Selected second overall in the 2019 QMJHL draft, Robidas is a dependable second-year center for the Foreurs. The right-handed pivot has a presence about his game. He carries himself with confidence but not in a cocky manner, and he plays as if he knows he belongs. The son of former NHL defenseman Stephane Robidas, Justin is a smart playmaker with great hands who skates extremely well and possesses a lethal release on his accurate shot. He works the side wall on the power play, where he uses his high IQ and patience to create chances for his teammates regardless of where they are stationed.
Robidas uses patience and puck savvy to set up his own shot. Although there does not appear to be one stand-alone skill that sets Robidas well apart from his peers, his ability to perform at a high level in multiple areas both on and off the puck is what helps offset his lack of size. He is quick and fast but understands when and how to use those mobility assets. Rather than constantly move at a feverish pace in a north-south direction, Robidas can change his pace to control the play and allow teammates to find open spaces. His ability to attack either with speed or patience when combined with his elite vision and awareness creates matchup problems for opponents. Off the puck, Robidas is both sound and smart; rarely is he caught on the wrong side of the puck or player in his own end. He battles and competes hard, but Robidas also shows a willingness to get his nose dirty. The fact that the veteran-laden Foreurs continue to rely on him in addition to naming him assistant captain is a testament to the intangibles he brings beyond the skating and scoring.
Daniel Agostino, C (Drummondville Voltigeurs)
June 17, 2003 | 5’7, 165 | Shoots Left | 21gp-1g-2a-3pts
A third-round pick from the 2019 QMJHL draft, Agostino is an undersized spark plug who displays impressive speed and relentlessness. Although listed as a center, Agostino but has played mostly wing. He throws his weight around with little regard for his own safety and he plays bigger than his 5-foot-7 listing. Agostino also is smart on the puck and exhibits good hands in addition to showing a willingness to do what it takes to win a game. He is relentless on the forecheck and backcheck, stands up for his teammates, and is counted on in all situations. Agostino uses his legs to change the passing angles, allowing him to hit a teammate in stride. He has no problem battling for loose pucks on the boards, so the physical aspect clearly does not deter Agostino. At times, his aggressiveness will lead to him taking himself out of position, but he is the type of player who seems to be a coach’s dream. If Agostino can harness his energy and show a bit more patience, he could blossom into an even more effective player. He’s already off to a strong start in 2021 with four points in his first four games.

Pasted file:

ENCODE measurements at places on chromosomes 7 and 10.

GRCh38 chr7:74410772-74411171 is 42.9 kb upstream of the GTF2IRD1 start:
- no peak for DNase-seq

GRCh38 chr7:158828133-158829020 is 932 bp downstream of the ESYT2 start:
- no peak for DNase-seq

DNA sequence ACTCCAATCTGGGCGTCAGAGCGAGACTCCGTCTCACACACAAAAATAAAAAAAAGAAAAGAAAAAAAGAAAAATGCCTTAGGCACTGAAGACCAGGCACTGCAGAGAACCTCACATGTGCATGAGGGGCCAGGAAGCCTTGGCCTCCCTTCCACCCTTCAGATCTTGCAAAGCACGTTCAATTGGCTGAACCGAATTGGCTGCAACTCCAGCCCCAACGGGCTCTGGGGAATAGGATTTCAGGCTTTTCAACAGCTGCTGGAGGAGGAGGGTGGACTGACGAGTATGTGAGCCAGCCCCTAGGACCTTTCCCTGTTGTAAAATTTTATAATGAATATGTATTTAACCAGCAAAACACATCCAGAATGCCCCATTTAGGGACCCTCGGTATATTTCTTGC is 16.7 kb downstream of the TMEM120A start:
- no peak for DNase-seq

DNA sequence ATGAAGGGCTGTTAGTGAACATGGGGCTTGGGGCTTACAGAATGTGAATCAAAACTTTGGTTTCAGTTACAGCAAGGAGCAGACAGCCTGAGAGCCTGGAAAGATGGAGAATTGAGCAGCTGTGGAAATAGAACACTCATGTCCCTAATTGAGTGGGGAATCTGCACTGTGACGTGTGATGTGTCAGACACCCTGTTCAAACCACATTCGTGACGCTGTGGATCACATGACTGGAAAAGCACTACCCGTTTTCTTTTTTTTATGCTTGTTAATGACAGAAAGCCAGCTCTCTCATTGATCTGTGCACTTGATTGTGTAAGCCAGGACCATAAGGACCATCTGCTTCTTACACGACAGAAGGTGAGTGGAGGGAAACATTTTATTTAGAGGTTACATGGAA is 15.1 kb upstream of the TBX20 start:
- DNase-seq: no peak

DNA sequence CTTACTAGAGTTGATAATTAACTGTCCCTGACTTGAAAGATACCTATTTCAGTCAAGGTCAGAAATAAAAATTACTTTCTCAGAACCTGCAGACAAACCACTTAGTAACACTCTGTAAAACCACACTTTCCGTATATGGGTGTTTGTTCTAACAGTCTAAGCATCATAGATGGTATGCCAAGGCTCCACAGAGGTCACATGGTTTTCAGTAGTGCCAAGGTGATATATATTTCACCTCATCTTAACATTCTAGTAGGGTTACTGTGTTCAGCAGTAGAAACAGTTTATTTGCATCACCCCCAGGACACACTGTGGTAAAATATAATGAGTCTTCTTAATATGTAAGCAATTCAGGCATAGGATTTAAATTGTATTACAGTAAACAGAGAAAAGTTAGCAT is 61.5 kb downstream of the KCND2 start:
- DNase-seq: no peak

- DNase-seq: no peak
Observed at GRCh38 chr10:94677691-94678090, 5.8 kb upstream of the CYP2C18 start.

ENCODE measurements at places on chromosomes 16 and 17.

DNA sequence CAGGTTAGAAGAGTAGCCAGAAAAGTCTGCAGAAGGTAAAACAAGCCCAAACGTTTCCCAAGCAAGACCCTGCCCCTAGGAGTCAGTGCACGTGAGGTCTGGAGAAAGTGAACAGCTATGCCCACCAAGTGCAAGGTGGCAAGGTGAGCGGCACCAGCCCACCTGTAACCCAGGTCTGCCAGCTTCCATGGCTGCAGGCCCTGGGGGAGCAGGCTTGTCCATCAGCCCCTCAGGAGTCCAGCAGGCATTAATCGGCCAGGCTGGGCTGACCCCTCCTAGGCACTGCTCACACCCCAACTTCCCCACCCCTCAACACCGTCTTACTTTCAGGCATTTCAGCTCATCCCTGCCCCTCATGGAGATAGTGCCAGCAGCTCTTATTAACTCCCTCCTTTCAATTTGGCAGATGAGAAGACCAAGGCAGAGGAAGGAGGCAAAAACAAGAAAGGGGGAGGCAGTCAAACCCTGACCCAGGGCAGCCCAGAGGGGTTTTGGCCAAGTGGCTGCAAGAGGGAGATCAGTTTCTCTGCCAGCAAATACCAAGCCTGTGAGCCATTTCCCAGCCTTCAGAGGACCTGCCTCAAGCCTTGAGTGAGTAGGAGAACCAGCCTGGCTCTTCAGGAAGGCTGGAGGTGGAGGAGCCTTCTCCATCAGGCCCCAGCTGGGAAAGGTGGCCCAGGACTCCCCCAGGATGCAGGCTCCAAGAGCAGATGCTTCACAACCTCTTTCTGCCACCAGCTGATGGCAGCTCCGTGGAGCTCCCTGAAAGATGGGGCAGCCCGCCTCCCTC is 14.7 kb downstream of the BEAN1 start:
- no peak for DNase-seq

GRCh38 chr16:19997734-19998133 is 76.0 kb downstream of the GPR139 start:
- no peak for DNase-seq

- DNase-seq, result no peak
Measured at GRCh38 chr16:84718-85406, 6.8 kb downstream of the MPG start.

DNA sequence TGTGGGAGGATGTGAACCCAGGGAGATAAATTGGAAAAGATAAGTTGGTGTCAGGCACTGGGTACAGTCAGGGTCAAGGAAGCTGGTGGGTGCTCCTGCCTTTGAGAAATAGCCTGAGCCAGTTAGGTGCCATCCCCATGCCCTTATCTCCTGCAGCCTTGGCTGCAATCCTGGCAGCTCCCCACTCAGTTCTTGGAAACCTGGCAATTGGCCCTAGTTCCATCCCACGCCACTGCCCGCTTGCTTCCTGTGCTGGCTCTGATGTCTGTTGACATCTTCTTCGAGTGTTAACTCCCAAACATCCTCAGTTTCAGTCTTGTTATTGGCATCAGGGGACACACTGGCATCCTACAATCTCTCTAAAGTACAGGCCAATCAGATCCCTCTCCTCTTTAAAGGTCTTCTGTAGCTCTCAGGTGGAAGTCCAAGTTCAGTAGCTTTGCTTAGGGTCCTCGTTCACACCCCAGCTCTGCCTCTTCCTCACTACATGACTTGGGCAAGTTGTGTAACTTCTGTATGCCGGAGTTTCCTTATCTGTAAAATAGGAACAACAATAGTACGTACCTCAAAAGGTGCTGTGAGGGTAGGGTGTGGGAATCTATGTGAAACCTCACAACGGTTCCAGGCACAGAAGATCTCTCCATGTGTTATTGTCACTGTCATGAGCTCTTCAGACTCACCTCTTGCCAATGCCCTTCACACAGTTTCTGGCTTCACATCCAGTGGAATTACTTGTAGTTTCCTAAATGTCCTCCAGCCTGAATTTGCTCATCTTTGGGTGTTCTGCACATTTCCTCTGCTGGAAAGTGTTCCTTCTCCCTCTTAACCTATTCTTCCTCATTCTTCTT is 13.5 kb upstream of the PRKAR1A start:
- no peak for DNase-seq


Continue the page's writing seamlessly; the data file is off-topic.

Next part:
Milo Roelens, C/W (Gatineau Olympiques)
Jan. 16, 2003 | 6’6, 199 | Shoots Left | 28gp-1g-1a-2pts
Blessed with impressive size, Roelens is an incredibly raw specimen who at this point in the early season is somewhat difficult to assess. His greatest attributes beyond his listed measurement appears to a good attitude and impressive hockey smarts. Still, the native of Belgium uses his size effectively by playing strong along the wall and appearing comfortable with his back to the play. Some shifts he looks to be skating well; others he can to have trouble moving away from pressure. But his high IQ allows him to be in or around the puck on every shift, and he makes the long passes look as easy as the soft, short ones. Selected 40th overall by Cape Breton in the 2019 QMJHL draft, Roelens is a battler who does not quit and supports his teammates. With his strong work ethic, he should be expected to improve his skating. An easy choice to root for because of his effort.
Next Edition (November)
Zachary Dean, Center (Gatineau)
Xavier Bourgault, Center (Shawinigan)
James Maletesta, Left Wing (Quebec)
Cameron Whynot, Defenseman (Halifax)
Joshua Roy, Center (Saint John)